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  1. #1
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    cheapest set of disc ready cross wheelset you have seen ?

    8 speed / 130 rear spacing disc ready wheel set

    just looking for cheap
    so i can put on a set of commuter tires.
    so i don't have switch between off road and commuter tires and tubes every day.

  2. #2
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    The ridiculousness of cycling clothes increase exponentially in relation to the distance from your bicycle.

  3. #3
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    Cheap at $129 shipped.... Alex rims, Joytech hubs:
    Amazon.com: Buying Choices: Alex Toys R-400 6-Bolt Disc Wheel Set, 700C/32H, Silver/Silver

    I'm using a 29'er wheel on my Redline. Many Shimano hubs with loose bearings can be narrowed to 130 mm by removing some washers/spacers on the axle.

  4. #4
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    thank you.

    just need to find some rotors now

  5. #5
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    If you have a steel frame you should be able to wedge a 135 hub back there which will open up your options quite a bit.
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  6. #6
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    frame is aluminum

  7. #7
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    7,8,9,10 speed compatible doesn't mean same as 130mm spacing ?

    BikeIsland.com - Bicycle Parts, Accessories and Clothing at Affordable Prices with Free Shipping

  8. #8
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    Nope.
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  9. #9
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    I was in your shoes before I decided to just shove a 135 mountain wheel on mine...unfortunately you can't do that. Before I went the 135 route I considered simply building my own rear wheel since the options out there for sets were few and far between. I think I recall Velocity making a pretty affordable 130mm disc hub. Lace that to a cheaper road rim and call it a day.
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  10. #10
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    can a 135mm be machined down or use thinner cone nut ?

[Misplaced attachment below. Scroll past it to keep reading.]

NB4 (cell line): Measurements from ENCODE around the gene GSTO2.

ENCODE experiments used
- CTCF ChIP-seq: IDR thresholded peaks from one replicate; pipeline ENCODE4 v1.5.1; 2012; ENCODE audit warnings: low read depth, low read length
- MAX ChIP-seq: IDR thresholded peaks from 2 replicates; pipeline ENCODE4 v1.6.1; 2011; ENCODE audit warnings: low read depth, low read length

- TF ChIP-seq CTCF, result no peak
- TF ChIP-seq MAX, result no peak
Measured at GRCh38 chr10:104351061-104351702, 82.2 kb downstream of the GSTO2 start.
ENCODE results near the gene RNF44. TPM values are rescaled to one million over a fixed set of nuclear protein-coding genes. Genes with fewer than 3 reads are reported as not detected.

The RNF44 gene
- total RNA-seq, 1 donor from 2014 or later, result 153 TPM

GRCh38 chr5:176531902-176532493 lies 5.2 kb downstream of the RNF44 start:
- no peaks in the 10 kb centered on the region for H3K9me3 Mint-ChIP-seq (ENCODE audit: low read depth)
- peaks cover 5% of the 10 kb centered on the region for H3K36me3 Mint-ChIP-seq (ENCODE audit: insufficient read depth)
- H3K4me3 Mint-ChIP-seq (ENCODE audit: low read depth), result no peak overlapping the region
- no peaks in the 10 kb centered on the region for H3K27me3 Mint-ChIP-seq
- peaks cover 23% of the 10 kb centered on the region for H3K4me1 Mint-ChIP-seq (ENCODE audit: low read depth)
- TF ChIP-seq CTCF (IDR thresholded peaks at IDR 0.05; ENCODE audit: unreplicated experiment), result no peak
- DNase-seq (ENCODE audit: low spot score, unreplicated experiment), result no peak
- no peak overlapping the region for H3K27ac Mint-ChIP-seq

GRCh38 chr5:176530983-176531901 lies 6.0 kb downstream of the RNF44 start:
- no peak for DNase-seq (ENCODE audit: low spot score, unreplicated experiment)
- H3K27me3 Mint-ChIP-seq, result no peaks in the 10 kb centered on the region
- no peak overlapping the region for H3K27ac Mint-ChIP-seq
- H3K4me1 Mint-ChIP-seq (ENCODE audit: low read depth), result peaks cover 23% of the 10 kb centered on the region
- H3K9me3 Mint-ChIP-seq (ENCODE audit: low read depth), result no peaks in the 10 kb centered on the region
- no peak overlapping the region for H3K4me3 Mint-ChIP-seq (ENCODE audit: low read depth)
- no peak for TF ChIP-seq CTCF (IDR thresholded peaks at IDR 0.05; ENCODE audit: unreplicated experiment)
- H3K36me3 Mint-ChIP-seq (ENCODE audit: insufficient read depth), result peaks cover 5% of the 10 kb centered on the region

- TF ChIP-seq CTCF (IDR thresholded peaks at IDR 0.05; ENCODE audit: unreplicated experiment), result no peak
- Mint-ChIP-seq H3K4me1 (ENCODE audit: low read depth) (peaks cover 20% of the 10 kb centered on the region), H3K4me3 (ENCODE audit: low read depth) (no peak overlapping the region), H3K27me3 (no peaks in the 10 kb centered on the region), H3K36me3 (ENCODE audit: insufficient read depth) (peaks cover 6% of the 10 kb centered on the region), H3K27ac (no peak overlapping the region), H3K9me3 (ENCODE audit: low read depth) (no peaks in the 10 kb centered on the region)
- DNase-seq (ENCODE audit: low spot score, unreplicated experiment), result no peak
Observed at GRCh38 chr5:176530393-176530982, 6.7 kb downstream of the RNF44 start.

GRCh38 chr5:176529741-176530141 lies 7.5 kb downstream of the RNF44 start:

or it just doesn't work that way
    and disc rotor will rub and shifting will be erratic ?


    i like the amazon wheel recommended above,
    but reviews say spokes break right away when you use wheels

  11. #11
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    Not sure about the spacing but, as someone stated earlier, some hubs can be spaced differently. I do think you will run into some issues with the disc location relative to the caliper but you may be able to adjust that out.

    If those wheel builds are getting that bad of a review I'd stay away, but thats just me. Your other option is to get a faster rolling tread and just ride one set of tires for everything. I've been using a Small Block 8 rear and Happy Medium front. Rolls pretty fast on the pavement and did really well on some singletrack around here. Certainly not optimal but most of my rides on this bike are a mix of paved with gravel/sand/dirt. Just something to consider.
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  12. #12
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    You're going to want to run the same hubs on both wheels so that your brake and cassette alignment is the same. There are different manufacturing tolerances for disc tabs and freehub body location - this is why your brake calipers have a few MM of lateral adjustment and your rear derailleur has a few mm of adjustment with the limit screws. If you use two different hub sets it's possibly that you'll have to realign your caliper when you swap wheels.

    Seems like cassettes can handle a little bit of difference, shifting wont be stellar but it'll function but disc brakes tolerances are so tight. If one rotor mount is off a by more than .5-1mm or so you'll end up with rubbing.

    So pick some hubs you like, lace the cross wheelset to a wider, stronger, rim and lace the road wheelset onto a narrower, lighter, rim. Try to run the same cassettes and rotors and you'll be good to go.

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